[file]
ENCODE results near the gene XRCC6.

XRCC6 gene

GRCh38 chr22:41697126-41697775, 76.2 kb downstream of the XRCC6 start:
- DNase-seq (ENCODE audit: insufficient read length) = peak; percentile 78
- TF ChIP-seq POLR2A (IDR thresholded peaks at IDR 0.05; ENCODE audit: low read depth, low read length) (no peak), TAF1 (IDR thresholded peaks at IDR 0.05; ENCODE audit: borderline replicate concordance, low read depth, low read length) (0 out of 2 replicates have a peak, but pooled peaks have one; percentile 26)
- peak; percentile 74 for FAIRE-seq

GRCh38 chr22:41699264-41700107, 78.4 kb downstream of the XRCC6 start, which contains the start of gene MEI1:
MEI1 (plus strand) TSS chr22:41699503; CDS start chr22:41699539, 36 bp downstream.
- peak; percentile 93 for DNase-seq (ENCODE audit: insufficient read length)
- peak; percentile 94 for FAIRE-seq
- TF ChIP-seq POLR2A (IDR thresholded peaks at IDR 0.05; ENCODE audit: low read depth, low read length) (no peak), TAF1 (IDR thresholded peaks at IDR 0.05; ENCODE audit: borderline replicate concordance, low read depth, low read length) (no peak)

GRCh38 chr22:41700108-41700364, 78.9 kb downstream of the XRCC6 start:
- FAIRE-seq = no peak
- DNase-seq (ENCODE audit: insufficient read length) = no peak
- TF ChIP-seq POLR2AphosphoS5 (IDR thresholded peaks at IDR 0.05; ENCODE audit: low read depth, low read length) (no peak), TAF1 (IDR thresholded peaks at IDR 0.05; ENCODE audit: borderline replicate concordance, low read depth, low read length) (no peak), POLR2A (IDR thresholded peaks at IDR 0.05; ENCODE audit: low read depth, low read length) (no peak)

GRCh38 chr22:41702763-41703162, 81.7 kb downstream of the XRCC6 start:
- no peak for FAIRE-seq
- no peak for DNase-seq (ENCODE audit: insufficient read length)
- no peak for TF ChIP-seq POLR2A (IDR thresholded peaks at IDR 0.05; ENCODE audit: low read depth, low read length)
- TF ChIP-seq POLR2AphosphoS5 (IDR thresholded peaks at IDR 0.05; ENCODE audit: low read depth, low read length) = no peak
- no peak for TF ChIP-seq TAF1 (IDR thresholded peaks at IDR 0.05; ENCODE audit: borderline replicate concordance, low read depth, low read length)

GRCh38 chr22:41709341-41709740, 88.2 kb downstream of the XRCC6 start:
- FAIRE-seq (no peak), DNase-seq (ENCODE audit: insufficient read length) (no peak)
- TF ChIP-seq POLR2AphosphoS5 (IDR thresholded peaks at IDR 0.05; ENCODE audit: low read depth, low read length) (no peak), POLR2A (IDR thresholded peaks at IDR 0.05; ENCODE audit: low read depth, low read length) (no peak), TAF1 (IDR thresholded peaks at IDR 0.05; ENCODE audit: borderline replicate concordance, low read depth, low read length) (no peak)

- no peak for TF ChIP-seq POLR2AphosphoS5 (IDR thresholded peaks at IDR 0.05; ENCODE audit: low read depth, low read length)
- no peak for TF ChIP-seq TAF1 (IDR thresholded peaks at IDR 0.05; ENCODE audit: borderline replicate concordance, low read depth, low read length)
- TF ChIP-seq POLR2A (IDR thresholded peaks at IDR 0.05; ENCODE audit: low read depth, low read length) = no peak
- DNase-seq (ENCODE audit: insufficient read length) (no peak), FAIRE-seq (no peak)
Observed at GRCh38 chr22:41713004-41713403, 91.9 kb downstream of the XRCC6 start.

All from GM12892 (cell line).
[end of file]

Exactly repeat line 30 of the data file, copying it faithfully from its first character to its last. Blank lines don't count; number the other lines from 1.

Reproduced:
All from GM12892 (cell line).